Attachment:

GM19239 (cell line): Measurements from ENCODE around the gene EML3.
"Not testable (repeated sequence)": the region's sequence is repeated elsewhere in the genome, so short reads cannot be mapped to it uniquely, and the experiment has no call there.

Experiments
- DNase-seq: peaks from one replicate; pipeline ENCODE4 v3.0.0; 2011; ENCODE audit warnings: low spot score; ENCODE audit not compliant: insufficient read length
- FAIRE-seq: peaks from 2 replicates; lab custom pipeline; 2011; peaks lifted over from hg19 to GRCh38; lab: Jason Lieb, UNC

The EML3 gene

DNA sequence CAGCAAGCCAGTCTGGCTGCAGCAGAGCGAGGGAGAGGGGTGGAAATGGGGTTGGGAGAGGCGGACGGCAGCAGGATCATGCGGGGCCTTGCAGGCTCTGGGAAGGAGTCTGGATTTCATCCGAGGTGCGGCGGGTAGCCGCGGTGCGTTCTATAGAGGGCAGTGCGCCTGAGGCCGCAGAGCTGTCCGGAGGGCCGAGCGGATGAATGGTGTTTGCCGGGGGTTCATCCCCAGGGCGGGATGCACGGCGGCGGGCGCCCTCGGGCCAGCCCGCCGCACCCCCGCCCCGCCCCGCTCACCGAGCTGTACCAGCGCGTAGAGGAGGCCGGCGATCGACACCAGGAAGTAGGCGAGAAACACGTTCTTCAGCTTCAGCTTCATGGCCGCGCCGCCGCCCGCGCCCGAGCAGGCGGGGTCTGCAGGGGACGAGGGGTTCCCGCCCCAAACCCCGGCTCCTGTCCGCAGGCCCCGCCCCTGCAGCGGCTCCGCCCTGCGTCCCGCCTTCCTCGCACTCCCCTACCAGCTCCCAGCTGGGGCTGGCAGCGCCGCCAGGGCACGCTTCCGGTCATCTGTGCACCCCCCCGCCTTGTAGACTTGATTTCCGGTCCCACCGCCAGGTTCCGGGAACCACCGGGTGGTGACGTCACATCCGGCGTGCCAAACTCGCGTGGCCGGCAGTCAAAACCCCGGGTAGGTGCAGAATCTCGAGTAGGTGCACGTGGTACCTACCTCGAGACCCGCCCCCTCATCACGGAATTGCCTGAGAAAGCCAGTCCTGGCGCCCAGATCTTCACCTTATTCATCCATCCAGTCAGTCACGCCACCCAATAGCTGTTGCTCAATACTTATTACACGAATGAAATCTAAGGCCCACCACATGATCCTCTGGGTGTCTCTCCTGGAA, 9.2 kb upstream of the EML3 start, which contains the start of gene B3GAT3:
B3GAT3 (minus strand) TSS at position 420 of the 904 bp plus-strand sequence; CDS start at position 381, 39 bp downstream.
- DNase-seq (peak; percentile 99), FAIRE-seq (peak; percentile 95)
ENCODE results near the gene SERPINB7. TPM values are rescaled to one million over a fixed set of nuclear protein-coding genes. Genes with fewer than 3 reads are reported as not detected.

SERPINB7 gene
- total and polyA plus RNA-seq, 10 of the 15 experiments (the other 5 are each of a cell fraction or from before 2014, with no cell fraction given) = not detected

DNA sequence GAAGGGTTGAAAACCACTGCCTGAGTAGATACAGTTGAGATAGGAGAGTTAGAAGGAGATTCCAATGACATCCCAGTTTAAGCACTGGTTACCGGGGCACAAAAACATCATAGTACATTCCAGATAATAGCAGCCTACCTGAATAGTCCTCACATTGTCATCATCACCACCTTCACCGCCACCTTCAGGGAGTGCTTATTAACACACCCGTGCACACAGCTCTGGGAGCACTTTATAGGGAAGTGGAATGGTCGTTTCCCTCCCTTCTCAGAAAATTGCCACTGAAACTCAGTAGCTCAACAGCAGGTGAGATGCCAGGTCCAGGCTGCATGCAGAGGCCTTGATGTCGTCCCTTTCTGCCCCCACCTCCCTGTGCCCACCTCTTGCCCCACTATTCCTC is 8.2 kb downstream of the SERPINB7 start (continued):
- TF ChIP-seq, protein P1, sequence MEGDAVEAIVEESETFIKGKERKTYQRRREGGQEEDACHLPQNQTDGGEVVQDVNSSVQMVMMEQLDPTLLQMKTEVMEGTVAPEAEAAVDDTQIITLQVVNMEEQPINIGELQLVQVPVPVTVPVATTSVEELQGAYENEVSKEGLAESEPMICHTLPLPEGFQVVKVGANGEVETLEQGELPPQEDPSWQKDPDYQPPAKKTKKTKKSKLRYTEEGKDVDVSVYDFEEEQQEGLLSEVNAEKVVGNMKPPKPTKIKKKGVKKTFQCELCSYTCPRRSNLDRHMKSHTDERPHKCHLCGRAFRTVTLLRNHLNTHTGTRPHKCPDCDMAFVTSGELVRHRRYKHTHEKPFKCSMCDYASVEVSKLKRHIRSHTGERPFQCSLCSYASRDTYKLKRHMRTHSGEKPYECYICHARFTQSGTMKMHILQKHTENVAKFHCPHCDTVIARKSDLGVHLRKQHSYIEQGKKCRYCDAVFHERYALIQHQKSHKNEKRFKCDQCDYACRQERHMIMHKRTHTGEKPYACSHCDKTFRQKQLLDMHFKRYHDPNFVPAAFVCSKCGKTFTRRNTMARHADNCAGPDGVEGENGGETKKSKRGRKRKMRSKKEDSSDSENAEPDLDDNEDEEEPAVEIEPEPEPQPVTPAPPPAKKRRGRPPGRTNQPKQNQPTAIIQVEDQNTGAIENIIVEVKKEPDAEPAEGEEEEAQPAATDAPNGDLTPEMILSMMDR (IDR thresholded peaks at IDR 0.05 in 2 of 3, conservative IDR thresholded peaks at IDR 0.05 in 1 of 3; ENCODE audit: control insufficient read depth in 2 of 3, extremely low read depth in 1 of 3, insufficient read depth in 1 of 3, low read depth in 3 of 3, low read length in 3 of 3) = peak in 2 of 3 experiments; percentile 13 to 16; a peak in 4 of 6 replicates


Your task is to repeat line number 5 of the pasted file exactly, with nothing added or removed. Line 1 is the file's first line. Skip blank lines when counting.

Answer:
- FAIRE-seq: peaks from 2 replicates; lab custom pipeline; 2011; peaks lifted over from hg19 to GRCh38; lab: Jason Lieb, UNC